Ecology and the Built Environment
NEW! Last Updated: 02/23/2010
Major areas of study include sustainability studies and building science.
Class Standing: No restrictions.
Note: This 8-credit program will meet from 6 to 10 p.m. on Tuesday evenings and will include classes and field trips on six Saturdays (Apr. 3, 17, 24, May 8, 15, 22). First class meets in SEM 2 D1107.
An increasing understanding of our relationship with the natural environment is changing our ideas about the design and development of our human-built environment. More than 10,000 years ago we were creating living and working spaces that mimicked nature and our local environment. Since the beginning of the Industrial Age, this process has followed a "hard" path as developers have used electrical energy and man-made materials to solve design challenges. Over the past two hundred years the planning and execution of our built environment at all scales has had the effect of separating humans from their natural environment. Partly because of the impacts of our buildings on nature, we face the specter of huge changes to our natural environment during the twenty-first century.
This program will explore the relationship between the natural world and the built environment by using an approach that moves from the theoretical to the practical. The first third of the program will focus on issues familiar in the study of ecology: systems, scale, interconnection and interdependencies, and energy and material flows. Students will be asked to define the elusive topic of sustainability; this investigation will be a key recurring theme of the program. The middle portion of the program will be focused on the practical side of seeking sustainability in the built environment, including discussions on codes and their impact/impediment on greener buildings, various assessment tools for buildings and how they are applied, and how these ideas are playing out in the development world. Finally, the program will drill down to the level of systems and practices including student presentations that will deal with means and methods at a functional level, investigating what makes a building product "green" and other issues.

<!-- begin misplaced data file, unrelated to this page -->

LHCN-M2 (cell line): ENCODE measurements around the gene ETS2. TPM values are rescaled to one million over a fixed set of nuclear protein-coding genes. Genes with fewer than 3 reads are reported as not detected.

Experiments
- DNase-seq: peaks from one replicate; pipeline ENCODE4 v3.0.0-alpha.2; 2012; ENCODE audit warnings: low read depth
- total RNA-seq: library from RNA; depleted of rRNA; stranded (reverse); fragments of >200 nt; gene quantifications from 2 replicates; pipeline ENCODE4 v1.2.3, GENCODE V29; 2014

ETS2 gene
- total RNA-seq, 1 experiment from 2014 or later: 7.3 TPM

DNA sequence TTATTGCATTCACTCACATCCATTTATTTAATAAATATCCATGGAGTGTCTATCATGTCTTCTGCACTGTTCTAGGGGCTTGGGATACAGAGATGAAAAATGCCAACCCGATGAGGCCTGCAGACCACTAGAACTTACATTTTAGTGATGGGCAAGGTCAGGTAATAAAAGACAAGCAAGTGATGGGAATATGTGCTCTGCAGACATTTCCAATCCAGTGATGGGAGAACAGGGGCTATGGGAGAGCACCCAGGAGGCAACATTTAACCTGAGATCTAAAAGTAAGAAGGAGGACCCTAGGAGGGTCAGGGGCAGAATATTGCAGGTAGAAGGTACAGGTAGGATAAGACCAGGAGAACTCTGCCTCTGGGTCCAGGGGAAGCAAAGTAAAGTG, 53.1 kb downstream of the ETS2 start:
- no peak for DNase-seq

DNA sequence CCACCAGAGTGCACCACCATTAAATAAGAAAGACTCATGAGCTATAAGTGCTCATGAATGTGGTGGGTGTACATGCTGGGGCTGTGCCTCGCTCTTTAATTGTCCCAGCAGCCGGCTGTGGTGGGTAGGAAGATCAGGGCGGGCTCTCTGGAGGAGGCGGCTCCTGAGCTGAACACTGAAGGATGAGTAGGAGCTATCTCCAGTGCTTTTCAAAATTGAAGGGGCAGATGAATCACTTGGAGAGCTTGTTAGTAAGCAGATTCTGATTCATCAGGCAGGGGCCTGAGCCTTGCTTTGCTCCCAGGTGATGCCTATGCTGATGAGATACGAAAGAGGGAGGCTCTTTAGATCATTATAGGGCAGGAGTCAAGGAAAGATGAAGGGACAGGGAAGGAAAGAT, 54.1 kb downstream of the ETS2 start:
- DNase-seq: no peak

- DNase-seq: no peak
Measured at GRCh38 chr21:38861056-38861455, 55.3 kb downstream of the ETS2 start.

The program will include several quantitative exercises, a theme paper meant to allow the student to explore "sustainability" and a group project focused on materials for the built environment. Field trips to experience an array of projects are planned. The program is designed to encourage students to think of this process as being about cultural change, change in the way we build our spaces, and change in the way we use them, but above all change in the way we use our built environment to connect ourselves to nature once again.
Credits: 8 per quarter
Program is preparatory for careers and future studies in architecture, construction management, and infrastructure design.
|January 19th, 2010||CRN added to description.|
|February 23rd, 2010||Added dates for Saturday classes.|